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What channels do you use to hire as a startup (site postings, headhunters, social networks, etc.)?

What actual mediums do you use for hiring? The spectrum seems to be craigslist posting to recruiters . One end's cheaper (one-time small payment) but yields volatile results and requires more hands-on management. The other's expensive but yields vetted applicants. The cost feels heavy for a small company.

What affordable tools or channels have yielded the best applicants with least hands-on management for you?

Some channels I can offer from my end:
  • Craigslist (excessive amount of applicants of low, bot-like quality)
  • Angellist (most effective thus far)
  • Reddit (high-quality applicants with highest expectations for salary, remote working, etc.)
  • University recruiting events (high-quality applicants for entry-level/internships)
  • Trials with recruitment firms/sites (very expensive, I can see us using this more when we're bigger)
Considering:
  • Social media hiring ads, such as Facebook and StackOverflow.
  • LinkedIn packages to filter and directly contact potential hires.
  • Biting the bullet past trials with recruitment firms/sites if it turns out that no cheaper alternatives exist to get a good candidate.

8 Replies

Stephen Cataldo
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Stephen Cataldo Advisor
Drupal | Startups | Green Conferences | Carpooling | Strategic Planning During Conflict
Speaking from the other end of tech recruitment, the "recruiters" feel spammy and from the small sample set of my friends, as we get better we avoid them more, maybe use them after taking a break. I haven't encountered recruiters that ask me the right questions, the "vetting" they do hasn't been real.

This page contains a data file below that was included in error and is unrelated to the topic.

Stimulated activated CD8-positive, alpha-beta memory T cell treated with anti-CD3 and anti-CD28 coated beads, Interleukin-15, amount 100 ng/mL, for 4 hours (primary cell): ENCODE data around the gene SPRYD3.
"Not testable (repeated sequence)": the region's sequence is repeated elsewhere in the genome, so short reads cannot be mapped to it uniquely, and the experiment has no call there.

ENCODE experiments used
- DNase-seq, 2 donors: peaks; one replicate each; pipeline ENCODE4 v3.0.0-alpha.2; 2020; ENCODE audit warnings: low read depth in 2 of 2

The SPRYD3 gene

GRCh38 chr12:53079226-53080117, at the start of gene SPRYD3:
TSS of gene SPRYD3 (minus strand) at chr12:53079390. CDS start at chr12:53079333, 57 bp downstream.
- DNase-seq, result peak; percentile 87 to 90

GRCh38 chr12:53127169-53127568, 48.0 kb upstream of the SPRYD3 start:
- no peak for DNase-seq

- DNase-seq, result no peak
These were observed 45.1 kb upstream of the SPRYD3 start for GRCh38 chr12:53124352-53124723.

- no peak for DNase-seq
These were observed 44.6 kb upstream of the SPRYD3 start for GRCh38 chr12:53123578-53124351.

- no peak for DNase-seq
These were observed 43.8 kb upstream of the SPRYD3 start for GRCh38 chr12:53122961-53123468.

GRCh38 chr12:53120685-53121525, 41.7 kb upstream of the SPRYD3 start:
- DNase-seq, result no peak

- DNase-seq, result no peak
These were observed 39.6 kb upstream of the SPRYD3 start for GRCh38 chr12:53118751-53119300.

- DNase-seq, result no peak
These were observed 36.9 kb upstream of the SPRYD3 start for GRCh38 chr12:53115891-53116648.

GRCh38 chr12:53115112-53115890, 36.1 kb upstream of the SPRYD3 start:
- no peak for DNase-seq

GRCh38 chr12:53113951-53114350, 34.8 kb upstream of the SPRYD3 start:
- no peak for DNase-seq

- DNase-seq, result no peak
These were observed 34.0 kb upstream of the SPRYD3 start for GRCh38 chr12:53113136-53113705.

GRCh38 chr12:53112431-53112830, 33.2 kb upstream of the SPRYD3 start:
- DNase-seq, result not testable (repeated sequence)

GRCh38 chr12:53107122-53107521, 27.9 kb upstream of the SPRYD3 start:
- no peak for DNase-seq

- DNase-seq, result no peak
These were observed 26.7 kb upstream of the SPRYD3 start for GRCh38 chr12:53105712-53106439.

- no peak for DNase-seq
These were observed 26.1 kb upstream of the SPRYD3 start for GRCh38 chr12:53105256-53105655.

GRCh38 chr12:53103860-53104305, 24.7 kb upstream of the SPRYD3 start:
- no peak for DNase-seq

I'd recommend showing up in the room at a user-group or meetup if you're looking for a specific tech, especially if you're not looking for cheaper remote workers. And I wonder about going to a hackathon if you're looking for entry level.
Kevin Keadle
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Kevin Keadle Entrepreneur
Account Executive at Amazon Web Services
I use Indeed almost exclusively. You can post for free and the promoting your post on a cost per click basis is reasonable. When searching for resumes I can enter in my criteria and sort the result set by when the resume was last updated. This enables me to prioritize who I reach out to first. -Kevin Kevin Keadle Mobile: [removed to protect privacy] http://www.linkedin.com/in/kevinkeadle
Justin Sherratt
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Justin Sherratt Advisor
Founder of @SortBox
I am biased. I used to work as a recruiter for TCG and Kelly in NYC. But also worked on the freelance side at Sapient Nitro and also help companies in my role as mentor. Since that, HR tech has been my focus for years now.

So I then built the original @sortbox back in late '12 http://techcrunch.com/2012/08/10/sortbox-replaces-email-as-a-new-way-to-review-job-applicants/

but it crashed.

We rebuilt it so now you can also promote you job via branded career pages AND also share jobs with each other. (imagine if you could also promote your buddies on tinder, like a cross promo affiliate marketing effect)